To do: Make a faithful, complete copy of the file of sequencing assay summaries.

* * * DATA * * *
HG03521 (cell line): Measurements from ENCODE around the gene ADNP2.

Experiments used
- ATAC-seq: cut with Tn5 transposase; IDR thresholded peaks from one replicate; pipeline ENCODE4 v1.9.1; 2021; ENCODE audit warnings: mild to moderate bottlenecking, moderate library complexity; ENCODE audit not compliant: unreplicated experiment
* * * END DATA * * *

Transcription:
HG03521 (cell line): Measurements from ENCODE around the gene ADNP2.

Experiments used
- ATAC-seq: cut with Tn5 transposase; IDR thresholded peaks from one replicate; pipeline ENCODE4 v1.9.1; 2021; ENCODE audit warnings: mild to moderate bottlenecking, moderate library complexity; ENCODE audit not compliant: unreplicated experiment